How to Spread It: Ali A Mufuruki

2013-10-07 10:00

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Tanzanian businessman and philanthropist Ali A Mufuruki is a Henry Crown Fellow of the Aspen Institute’s class of 2001 and founder and chairman of the Africa Leadership Initiative East Africa Foundation.

This foundation aims to take African leaders – 180 in all – from success to significance across the region before 2015.

A trained engineer, Mufuruki is chairman and CEO of the Tanzania-based Infotech Investment Group, which he started in 1989.

Mufuruki is also the chairman of Wananchi Group Holdings (Zuku) in Kenya; a founding partner of East Africa Capital Partners (EACP), also based in Kenya; the chairman of the board of Chai Bora of Tanzania; as well as being the founding chairman of the Tanzania CEO Roundtable, a policy-dialogue forum that brings together CEOs of the top 80-plus leading Tanzanian companies. He is a senior partner of Gro-Energy, an advisory-services firm specialising in African energy markets; and he is chairman of the Muhimbili University Of Health and Allied Sciences grants committee. Mufuruki is a founding trustee of the Mandela Institute for Development Studies in Joburg.

Q: You were a Henry Crown Fellow in 2001. How did that experience change the way you viewed your place in the world?

A: The most important lesson I learnt from the fellowship experience is that an individual armed with knowledge, conviction and values can change the world into a better place for all, and that I was that individual.

Q: You have said in an interview that the idea behind the African Leadership Initiative is to share ideas “not for personal growth or to maximise our business opportunities, but on how we can build a better society”. Do you feel that in the seven years since ALI East Africa launched, the fellows are doing that?

A: Absolutely! Just last week, as we watched in horror the terrorist attack in Nairobi, it was gratifying to see fellows across the continent reaching out to one another, offering assistance and working to reassure their countrymen and the world at large that this terrible attack will not succeed to divide the Kenyan nation. Seven years ago, these fellows didn’t know each other, let alone collaborate in a joint undertaking of any nature.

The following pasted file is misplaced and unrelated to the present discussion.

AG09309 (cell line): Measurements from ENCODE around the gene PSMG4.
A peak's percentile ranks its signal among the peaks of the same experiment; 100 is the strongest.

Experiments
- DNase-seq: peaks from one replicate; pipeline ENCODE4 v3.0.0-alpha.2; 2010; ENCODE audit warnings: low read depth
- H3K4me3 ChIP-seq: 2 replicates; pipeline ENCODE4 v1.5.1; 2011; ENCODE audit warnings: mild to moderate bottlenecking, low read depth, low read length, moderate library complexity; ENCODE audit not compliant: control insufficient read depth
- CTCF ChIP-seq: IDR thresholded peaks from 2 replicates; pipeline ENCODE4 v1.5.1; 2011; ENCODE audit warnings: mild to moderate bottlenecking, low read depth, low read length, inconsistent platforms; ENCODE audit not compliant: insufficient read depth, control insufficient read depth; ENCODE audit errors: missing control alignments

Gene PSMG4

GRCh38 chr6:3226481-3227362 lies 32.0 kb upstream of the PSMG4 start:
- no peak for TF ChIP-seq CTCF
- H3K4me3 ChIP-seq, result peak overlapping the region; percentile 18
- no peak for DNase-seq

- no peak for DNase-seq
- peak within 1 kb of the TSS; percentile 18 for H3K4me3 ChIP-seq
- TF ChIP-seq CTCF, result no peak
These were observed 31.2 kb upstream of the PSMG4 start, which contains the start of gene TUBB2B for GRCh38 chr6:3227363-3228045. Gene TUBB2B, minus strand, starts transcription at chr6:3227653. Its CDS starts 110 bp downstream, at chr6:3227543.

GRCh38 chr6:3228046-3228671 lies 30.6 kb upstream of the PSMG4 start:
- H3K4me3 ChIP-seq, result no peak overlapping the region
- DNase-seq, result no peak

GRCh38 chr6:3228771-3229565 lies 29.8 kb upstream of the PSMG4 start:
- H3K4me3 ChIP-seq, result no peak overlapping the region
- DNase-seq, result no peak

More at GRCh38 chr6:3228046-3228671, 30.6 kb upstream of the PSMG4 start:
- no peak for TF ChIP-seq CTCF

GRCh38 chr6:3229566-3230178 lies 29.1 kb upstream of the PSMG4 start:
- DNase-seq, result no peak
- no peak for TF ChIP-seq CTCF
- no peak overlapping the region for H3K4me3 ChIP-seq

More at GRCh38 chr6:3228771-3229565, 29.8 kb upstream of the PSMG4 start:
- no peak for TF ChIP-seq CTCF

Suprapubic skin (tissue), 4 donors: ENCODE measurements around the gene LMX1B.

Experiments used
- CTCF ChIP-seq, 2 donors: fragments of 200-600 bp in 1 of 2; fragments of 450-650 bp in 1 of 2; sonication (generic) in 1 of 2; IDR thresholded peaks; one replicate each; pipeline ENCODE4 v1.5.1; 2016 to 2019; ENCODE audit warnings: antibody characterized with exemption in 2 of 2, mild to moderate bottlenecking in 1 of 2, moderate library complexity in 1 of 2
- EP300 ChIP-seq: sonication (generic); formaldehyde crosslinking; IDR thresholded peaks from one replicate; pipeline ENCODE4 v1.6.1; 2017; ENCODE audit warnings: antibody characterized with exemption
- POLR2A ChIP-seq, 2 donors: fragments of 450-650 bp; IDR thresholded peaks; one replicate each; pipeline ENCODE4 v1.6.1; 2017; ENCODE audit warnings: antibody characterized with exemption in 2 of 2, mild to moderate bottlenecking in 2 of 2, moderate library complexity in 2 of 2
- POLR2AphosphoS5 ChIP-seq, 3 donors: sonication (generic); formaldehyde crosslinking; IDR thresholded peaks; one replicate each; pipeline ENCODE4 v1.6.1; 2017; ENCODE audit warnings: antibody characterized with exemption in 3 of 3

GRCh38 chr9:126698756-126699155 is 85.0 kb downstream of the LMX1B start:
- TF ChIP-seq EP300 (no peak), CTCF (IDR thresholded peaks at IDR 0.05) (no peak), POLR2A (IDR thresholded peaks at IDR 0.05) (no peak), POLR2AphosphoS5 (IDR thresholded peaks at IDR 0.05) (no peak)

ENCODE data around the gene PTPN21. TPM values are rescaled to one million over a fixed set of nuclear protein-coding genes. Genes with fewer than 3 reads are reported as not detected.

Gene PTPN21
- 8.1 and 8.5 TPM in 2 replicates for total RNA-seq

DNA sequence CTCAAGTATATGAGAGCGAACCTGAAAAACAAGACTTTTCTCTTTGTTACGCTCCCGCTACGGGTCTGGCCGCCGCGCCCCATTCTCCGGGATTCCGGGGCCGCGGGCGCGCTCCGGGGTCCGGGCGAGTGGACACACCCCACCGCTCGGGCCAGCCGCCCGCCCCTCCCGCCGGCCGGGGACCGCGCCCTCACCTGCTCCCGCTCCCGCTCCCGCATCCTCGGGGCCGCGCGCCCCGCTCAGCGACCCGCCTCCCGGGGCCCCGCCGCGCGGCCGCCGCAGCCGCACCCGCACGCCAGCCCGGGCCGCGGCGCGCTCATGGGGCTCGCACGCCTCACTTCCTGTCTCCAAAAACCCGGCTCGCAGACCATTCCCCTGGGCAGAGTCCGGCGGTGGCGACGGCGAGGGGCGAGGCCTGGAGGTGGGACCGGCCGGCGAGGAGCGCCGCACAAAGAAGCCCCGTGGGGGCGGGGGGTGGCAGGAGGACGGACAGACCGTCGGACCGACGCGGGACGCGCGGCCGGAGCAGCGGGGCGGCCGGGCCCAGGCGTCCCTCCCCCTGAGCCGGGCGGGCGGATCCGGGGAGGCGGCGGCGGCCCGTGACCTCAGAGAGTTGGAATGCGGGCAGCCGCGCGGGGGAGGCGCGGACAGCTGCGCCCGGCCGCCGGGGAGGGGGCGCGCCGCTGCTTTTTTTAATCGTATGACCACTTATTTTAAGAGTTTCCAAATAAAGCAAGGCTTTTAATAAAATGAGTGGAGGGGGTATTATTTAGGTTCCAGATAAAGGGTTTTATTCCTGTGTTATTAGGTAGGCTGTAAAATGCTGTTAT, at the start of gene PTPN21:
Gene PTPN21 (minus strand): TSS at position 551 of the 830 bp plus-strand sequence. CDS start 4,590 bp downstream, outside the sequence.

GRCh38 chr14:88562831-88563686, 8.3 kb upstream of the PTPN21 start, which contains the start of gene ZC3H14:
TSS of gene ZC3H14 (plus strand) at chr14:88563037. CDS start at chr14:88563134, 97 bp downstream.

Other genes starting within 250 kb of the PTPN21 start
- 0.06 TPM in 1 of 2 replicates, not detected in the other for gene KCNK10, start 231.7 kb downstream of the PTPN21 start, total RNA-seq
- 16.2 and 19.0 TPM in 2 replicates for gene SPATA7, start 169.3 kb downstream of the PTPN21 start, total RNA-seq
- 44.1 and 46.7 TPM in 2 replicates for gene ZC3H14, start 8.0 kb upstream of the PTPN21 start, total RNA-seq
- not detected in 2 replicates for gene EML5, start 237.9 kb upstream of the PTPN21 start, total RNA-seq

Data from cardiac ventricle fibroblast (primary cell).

Q: The Africa Leadership Initiative has as its aim to identify 180 fellows from east Africa – 60 each from Uganda, Tanzania and Kenya – by 2015. You must have come across some remarkable people so far. What stories stick with you?

A: There are many and they are expressed in countless different ways. Sometimes it is through personal and professional decisions fellows make or the leadership projects they choose to undertake during and after the fellowship.

A young lady turned down an opportunity to advance a very promising and lucrative career in the corporate world because she felt the governance environment in her organisation was at odds with her own moral compass, a decision she attributed to her changed world-view after joining the Africa Leadership Initiative fellowship. That is one thing I will not forget for a long time.

Q: Do you feel a shift away from the crisis in African leadership that has been hampering the continent for so long?

A: Not at all. The challenge of leadership is still with us and it may be getting worse long before it gets better. The African population is growing at a pace that is outstripping the capacity of most nations to meet the basic needs of their people, such as education, healthcare, water and essential infrastructure such as roads and electricity.

With 75% of its citizens younger than 35 and without good education or job prospects, Africa faces a serious risk of social turmoil and even violent conflict that could roll back the social and economic gains of the last 20 years if its leaders continue with business as usual. Under the circumstances, the need for enlightened, effective and ethical leadership in and for Africa cannot be overemphasised. We at the Africa Leadership Initiative East Africa are only trying to play our part.